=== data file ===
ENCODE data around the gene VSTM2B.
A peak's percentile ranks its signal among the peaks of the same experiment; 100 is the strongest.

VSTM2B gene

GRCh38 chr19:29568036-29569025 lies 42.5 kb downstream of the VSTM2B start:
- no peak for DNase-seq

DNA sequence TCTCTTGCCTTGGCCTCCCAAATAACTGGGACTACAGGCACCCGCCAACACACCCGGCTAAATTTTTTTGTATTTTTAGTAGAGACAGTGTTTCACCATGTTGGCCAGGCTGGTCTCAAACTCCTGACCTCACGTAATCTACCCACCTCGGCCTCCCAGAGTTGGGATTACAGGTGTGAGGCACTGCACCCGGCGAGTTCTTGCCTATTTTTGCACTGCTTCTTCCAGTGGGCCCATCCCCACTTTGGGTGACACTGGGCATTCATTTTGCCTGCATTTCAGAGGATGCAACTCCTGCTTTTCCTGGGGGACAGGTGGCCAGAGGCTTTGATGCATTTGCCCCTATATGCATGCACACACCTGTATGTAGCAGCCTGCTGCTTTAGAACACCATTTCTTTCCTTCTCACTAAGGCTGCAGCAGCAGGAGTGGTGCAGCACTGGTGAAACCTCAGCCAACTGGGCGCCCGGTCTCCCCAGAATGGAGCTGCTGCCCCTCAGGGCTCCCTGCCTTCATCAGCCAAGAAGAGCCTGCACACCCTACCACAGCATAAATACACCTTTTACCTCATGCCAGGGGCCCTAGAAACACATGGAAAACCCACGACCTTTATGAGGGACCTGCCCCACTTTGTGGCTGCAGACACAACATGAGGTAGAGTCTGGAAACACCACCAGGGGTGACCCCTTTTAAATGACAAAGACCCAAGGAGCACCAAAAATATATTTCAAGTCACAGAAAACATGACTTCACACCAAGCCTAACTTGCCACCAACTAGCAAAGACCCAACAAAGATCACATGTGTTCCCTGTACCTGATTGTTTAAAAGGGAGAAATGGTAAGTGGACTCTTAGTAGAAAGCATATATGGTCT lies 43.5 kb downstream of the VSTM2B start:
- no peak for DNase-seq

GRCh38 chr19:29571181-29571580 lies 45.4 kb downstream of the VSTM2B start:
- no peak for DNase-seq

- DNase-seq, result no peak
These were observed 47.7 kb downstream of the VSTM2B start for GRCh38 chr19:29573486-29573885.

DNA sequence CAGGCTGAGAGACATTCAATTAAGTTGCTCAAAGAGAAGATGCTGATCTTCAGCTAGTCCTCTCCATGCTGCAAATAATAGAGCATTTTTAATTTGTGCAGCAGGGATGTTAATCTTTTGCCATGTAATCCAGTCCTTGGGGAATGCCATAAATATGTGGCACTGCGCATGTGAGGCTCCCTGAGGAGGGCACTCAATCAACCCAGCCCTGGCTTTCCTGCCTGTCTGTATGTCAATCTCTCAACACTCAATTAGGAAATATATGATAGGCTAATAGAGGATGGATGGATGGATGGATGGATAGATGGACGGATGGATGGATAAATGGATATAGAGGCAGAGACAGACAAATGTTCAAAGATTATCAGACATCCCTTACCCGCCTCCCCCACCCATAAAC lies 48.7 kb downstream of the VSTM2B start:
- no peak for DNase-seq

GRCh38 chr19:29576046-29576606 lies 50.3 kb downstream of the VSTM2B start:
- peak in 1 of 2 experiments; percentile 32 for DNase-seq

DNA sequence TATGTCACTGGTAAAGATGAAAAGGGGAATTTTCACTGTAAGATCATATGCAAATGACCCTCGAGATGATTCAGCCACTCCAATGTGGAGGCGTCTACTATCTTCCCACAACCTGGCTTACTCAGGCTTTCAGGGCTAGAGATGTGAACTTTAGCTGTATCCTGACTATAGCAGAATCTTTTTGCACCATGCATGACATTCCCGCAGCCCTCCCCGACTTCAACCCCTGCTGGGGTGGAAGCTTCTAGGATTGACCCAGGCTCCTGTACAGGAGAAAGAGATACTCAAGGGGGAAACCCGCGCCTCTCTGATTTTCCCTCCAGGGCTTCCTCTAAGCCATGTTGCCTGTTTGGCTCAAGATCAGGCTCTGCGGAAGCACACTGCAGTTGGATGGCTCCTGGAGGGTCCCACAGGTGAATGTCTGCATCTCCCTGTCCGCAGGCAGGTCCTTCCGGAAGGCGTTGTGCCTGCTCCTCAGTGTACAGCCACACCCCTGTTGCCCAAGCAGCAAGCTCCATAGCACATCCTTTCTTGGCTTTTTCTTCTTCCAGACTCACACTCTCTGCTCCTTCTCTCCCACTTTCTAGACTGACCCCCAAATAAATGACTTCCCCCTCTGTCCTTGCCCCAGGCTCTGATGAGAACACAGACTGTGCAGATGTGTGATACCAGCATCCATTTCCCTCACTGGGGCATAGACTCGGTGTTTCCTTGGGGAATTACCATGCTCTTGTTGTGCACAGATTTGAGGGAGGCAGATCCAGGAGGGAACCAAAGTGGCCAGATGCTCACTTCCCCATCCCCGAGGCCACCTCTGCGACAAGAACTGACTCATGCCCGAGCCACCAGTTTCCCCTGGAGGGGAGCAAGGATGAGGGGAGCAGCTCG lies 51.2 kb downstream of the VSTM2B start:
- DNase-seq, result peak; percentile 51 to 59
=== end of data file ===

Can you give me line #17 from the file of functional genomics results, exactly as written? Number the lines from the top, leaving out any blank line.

- DNase-seq, result peak; percentile 51 to 59